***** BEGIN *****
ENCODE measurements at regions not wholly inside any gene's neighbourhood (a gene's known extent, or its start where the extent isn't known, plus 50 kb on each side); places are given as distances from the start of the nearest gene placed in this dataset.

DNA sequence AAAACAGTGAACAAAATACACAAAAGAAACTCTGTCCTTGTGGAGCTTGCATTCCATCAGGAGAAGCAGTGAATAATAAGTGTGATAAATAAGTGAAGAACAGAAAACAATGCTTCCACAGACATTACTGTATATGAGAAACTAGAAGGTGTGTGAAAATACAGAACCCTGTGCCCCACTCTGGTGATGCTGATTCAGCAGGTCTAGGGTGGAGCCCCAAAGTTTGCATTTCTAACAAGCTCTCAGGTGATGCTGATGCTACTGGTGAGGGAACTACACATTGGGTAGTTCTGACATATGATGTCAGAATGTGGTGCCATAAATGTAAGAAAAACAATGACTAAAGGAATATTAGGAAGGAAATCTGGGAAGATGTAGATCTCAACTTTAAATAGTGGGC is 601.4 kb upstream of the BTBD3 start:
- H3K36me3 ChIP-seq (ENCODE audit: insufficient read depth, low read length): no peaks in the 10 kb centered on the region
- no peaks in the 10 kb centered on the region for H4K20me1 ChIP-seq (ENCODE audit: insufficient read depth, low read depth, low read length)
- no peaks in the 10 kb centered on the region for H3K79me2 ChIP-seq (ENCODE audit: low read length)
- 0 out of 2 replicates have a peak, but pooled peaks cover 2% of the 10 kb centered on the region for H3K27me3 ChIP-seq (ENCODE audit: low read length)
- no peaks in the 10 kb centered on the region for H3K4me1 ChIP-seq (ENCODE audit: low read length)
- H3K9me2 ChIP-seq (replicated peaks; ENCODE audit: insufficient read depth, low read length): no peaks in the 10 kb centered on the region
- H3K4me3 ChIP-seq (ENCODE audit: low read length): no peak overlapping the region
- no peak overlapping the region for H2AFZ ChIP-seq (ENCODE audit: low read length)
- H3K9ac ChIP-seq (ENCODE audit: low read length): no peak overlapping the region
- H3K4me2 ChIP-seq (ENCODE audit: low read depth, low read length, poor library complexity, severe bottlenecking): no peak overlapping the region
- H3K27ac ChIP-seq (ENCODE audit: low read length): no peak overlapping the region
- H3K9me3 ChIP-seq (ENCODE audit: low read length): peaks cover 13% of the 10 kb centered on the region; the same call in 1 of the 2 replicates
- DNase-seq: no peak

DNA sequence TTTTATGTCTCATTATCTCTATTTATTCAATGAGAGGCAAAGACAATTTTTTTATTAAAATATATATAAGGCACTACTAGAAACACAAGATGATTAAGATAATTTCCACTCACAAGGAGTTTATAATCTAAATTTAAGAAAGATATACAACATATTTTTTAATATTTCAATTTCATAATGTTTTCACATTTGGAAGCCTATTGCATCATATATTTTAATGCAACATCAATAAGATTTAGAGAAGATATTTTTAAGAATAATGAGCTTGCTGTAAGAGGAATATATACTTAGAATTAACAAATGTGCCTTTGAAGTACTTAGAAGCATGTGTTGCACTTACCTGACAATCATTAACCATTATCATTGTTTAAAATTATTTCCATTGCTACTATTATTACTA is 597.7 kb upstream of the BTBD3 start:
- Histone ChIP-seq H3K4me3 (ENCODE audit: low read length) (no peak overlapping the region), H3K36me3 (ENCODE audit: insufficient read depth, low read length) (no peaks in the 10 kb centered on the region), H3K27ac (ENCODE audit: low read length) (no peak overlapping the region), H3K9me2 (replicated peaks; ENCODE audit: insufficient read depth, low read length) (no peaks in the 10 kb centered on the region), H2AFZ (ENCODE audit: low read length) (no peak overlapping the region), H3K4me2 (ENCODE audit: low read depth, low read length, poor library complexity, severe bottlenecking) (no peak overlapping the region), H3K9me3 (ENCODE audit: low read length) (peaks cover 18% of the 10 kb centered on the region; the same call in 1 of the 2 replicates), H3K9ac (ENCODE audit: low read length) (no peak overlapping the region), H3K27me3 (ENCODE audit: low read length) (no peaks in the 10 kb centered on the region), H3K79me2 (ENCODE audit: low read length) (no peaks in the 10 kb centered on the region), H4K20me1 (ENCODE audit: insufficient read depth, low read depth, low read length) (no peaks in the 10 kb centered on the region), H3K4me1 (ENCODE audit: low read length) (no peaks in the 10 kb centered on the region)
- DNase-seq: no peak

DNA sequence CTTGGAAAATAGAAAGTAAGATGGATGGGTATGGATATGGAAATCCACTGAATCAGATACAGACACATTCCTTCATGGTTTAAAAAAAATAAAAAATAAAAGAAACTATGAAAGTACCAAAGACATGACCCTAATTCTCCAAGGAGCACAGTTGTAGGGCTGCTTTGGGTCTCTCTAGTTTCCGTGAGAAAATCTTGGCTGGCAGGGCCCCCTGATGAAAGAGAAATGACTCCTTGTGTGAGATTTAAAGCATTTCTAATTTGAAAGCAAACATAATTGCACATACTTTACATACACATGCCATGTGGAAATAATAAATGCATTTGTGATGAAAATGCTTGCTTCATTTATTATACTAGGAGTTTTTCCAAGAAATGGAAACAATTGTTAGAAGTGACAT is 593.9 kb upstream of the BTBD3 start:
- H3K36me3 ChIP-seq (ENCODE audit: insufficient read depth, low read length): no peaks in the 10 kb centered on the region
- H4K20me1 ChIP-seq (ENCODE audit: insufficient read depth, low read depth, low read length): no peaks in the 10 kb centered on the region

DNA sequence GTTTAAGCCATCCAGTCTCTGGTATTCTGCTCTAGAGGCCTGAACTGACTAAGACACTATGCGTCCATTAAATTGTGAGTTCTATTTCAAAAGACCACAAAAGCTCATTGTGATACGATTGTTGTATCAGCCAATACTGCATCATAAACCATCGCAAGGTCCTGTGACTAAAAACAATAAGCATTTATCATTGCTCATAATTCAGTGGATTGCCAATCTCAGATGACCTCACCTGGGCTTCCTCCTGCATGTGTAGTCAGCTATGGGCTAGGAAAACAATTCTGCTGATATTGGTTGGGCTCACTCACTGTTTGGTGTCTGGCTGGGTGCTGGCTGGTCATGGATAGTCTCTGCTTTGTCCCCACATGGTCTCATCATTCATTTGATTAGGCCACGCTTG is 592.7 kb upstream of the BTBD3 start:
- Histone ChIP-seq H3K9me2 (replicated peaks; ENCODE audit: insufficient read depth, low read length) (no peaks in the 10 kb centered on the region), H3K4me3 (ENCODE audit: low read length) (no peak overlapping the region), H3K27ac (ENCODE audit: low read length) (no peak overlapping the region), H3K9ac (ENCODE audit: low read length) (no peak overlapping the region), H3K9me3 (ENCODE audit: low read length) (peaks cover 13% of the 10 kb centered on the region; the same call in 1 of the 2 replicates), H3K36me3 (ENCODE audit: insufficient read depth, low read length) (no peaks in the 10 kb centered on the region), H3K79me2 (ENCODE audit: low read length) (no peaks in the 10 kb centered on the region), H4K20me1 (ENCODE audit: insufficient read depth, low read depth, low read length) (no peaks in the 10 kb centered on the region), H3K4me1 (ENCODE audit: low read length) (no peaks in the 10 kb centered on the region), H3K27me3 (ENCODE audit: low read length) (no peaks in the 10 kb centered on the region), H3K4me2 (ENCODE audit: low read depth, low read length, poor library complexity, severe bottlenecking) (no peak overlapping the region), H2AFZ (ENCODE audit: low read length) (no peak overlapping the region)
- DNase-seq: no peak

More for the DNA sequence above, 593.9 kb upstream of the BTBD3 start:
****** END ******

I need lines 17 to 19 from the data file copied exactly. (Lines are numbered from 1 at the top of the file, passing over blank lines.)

- Histone ChIP-seq H3K4me3 (ENCODE audit: low read length) (no peak overlapping the region), H3K36me3 (ENCODE audit: insufficient read depth, low read length) (no peaks in the 10 kb centered on the region), H3K27ac (ENCODE audit: low read length) (no peak overlapping the region), H3K9me2 (replicated peaks; ENCODE audit: insufficient read depth, low read length) (no peaks in the 10 kb centered on the region), H2AFZ (ENCODE audit: low read length) (no peak overlapping the region), H3K4me2 (ENCODE audit: low read depth, low read length, poor library complexity, severe bottlenecking) (no peak overlapping the region), H3K9me3 (ENCODE audit: low read length) (peaks cover 18% of the 10 kb centered on the region; the same call in 1 of the 2 replicates), H3K9ac (ENCODE audit: low read length) (no peak overlapping the region), H3K27me3 (ENCODE audit: low read length) (no peaks in the 10 kb centered on the region), H3K79me2 (ENCODE audit: low read length) (no peaks in the 10 kb centered on the region), H4K20me1 (ENCODE audit: insufficient read depth, low read depth, low read length) (no peaks in the 10 kb centered on the region), H3K4me1 (ENCODE audit: low read length) (no peaks in the 10 kb centered on the region)
- DNase-seq: no peak

DNA sequence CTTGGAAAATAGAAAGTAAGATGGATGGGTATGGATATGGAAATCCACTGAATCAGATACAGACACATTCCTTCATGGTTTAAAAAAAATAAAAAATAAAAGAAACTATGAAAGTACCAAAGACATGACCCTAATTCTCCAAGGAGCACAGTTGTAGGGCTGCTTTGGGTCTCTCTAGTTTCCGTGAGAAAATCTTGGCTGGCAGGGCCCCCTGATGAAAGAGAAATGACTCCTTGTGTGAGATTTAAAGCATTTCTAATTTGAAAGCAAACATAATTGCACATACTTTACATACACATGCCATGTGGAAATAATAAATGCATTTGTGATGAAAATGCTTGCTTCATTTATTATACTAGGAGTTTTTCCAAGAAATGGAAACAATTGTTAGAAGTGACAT is 593.9 kb upstream of the BTBD3 start: